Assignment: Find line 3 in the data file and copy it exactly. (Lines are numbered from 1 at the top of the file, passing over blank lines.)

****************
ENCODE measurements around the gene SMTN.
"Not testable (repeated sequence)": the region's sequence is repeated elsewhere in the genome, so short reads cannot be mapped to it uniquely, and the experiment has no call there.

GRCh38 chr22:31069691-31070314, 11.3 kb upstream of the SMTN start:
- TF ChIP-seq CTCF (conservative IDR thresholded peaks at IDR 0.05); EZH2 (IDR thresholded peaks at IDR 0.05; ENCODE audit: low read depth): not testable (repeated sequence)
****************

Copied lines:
GRCh38 chr22:31069691-31070314, 11.3 kb upstream of the SMTN start: